After Finn Jensen’s latest expedition into the realms of prejudice (letters May 24), I think the time has come to ask the Greens of Hebden Bridge – indeed of the world – what they want out of life?
Do they exist, as Greens surely should, to preserve and enhance nature? If so, how can they enthusiastically support the industrialisation of every mountain peak, moor, ridge escarpment and crag with a wind turbine? Are they aesthetically dead?
Alternatively, do they exist simply to suppress carbon dioxide (CO2), regardless of the environmental consequences, in order to preserve the world, as they see it, from a fate worse than death – the warming of the planet to such an extent that Hebden Bridge might become the centre of the new Provence?
If so, why do they embrace every method that does not work? Every renewable source of energy, whether wind, waves, tides, solar, geothermal or even water power in the UK is either dilute, unreliable, unpredictable, a gleam in the eye or of marginal use. And biomass (wood) requires so much land that we cannot afford if we are to eat that we would have to import vast amounts of it while pouring ever more CO2 into the atmosphere.
Worse still, their favourite – wind – probably causes more rather than less CO2 to be emitted because every MW of wind supply has to be covered by virtually the same amount of coal or gas power generation for when the wind does not blow or blows too hard.
I do hope that they don’t come that old bit of fantasy that the UK has to give a lead to the world. I am all in favour of Britain looking and feeling good, especially in the year of the Queen’s Diamond Jubilee and the London Olympics. But if they think that the likes of China and India are going to allow our sacrifice to get in the way of their improving the lot of billions by stunting their economic growth, they must surely be candidates for the funny farm.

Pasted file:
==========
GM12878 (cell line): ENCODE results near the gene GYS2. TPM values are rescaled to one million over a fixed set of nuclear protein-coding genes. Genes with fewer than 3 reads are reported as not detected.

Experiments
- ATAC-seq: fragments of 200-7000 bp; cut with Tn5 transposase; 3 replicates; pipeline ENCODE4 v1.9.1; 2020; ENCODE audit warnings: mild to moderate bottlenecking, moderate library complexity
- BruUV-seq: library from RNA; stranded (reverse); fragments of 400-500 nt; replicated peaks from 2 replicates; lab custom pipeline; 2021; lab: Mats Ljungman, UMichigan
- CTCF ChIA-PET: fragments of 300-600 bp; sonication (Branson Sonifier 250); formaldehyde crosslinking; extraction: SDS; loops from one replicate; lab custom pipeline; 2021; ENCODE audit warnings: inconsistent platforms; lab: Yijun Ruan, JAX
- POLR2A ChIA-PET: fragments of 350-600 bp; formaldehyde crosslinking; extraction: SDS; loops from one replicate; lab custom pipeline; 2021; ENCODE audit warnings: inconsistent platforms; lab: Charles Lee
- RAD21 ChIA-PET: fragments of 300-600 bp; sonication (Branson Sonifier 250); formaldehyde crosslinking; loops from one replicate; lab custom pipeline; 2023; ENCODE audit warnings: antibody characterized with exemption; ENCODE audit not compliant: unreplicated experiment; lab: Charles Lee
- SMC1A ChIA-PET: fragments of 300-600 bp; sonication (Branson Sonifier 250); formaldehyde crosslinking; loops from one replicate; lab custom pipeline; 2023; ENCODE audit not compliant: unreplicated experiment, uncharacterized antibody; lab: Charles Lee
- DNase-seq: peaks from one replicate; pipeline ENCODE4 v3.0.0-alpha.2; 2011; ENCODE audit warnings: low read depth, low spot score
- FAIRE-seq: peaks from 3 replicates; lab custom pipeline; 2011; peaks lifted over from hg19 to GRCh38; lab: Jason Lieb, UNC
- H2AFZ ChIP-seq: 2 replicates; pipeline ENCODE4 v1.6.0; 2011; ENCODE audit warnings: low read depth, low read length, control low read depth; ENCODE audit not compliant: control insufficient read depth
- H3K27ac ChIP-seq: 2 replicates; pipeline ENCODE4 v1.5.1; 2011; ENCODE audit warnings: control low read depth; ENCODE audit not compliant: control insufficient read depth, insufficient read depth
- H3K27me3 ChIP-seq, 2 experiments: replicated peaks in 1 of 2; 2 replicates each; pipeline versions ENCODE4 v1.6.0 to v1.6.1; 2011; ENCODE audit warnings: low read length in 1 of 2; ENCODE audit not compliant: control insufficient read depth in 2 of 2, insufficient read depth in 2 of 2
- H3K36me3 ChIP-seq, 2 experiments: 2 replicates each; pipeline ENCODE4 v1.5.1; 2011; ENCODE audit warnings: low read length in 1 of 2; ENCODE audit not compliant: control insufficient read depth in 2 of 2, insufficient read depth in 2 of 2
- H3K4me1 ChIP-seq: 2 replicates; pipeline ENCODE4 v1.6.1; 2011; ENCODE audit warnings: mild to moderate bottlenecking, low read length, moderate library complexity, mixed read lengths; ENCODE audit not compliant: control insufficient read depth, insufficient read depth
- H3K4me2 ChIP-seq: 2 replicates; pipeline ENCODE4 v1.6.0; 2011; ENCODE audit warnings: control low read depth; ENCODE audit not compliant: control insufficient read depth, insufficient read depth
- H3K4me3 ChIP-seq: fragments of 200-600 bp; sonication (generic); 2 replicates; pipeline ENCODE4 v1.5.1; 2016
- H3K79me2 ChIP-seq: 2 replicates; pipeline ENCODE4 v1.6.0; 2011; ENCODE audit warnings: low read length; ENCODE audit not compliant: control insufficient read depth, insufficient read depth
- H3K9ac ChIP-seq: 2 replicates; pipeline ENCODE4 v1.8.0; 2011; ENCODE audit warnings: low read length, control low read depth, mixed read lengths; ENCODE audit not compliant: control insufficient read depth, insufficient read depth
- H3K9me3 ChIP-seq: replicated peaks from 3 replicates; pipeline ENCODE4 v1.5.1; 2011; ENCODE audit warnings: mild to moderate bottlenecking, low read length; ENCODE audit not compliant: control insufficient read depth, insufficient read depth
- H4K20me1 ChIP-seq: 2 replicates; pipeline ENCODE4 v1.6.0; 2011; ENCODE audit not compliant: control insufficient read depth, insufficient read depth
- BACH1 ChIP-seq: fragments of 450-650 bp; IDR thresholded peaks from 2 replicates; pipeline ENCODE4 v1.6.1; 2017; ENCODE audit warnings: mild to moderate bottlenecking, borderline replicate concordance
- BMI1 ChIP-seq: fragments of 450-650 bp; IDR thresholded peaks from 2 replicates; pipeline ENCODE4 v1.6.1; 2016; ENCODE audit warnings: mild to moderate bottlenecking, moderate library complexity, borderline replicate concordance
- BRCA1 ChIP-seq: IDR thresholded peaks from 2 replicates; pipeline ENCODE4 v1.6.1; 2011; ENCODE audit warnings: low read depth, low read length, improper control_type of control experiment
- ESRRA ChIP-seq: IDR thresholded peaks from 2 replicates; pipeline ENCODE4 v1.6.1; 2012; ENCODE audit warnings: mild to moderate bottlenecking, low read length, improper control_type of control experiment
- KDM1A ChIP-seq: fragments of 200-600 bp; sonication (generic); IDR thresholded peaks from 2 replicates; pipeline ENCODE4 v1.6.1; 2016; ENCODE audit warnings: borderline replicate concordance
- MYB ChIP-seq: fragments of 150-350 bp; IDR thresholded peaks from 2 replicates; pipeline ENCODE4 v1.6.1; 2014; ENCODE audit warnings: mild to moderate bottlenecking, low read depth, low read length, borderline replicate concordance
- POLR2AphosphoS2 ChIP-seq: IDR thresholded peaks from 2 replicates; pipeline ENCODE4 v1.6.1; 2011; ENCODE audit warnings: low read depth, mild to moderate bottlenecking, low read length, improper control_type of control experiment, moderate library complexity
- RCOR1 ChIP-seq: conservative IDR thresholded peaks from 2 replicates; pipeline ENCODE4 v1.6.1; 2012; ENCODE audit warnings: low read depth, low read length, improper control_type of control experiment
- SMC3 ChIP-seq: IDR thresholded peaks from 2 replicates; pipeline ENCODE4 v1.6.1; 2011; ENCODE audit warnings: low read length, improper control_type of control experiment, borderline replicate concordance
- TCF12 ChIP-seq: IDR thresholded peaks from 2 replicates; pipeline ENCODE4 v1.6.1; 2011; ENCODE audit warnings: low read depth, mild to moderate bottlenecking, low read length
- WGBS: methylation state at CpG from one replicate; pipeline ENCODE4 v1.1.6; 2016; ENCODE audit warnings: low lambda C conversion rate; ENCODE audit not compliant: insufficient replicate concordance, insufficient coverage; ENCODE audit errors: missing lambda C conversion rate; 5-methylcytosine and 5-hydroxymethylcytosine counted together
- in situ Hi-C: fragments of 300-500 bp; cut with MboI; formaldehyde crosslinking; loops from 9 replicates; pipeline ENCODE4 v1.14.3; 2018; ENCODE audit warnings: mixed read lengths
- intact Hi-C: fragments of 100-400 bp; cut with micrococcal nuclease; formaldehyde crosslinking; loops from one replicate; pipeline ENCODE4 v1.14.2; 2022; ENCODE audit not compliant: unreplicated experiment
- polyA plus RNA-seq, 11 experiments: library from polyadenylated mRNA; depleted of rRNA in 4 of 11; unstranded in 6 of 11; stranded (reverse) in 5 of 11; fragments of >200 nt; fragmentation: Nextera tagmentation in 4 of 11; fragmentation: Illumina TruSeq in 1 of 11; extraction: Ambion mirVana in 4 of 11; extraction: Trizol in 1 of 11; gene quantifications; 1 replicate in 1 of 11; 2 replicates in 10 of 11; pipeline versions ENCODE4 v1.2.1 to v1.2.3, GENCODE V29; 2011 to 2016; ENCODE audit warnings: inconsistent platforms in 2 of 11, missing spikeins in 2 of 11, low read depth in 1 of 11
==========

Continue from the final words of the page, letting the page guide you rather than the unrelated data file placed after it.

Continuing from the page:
Which takes me back to the word “sacrifice”. By going for every impractical solution to their CO2 problem they are imposing on the poorest in Upper Calder Valley. It is no use them bewailing the rise of electricity bills when their very policy – renewables – puts about £100 on existing annual bills and much more if the preoccupation with wind power continues. Energy intensive industry is warning it may be forced to export jobs abroad because it is undermining their competitive position.
There would not be a single wind turbine in Britain but for subsidies, which pay the operators of onshore wind turbines double and offshore treble the market price of power. The days of this scandal may be numbered because the EU’s Energy Commissioner is reported to taker the view that we simply cannot afford these bribes any more.
So where would Greens go then? This raises the question as to whether, for all their talk about reducing CO2, they are not really in the business of killing off nuclear power, even though, after 55 years’ experience of it in the UK, it is safe, reliable, predictable, most economic and least productive of CO2 of any generating system.
Do they not know that France, generating about 80% of its electricity by nuclear means, is making a mint out of exporting it to EU countries and has the cleanest atmosphere and cheapest power prices in Europe?
Finn Jensen apparently expects me to bow down before the intellectual might (I jest) of Sir Jonathon Porritt, Tom Burke, Tony Juniper and Charles Secrett, a quartet of Green gurus guaranteed to lead us into national bankruptcy. They have just tried to make out that nuclear would cost far more in subsidy than wind.
In fact, the Government says nuclear will not be developed if it requires a subsidy. So it is trying to devise incentives that cover all forms of low carbon energy and not just nuclear. Nobody, including the fabulous four, has a clue what it will cost because the Government has so far omitted to talk money as distinct from aim.
But – and this is my final question to Greens – what do you want? Subsidised renewables that are no good to man or beast or subsidised nuclear which will generate low carbon competitive power for up to 60 years at a price a fraction of counter-productive wind power?
When – and if – we get the answers we shall perhaps know what Finn Jensen and his ilk are really up to.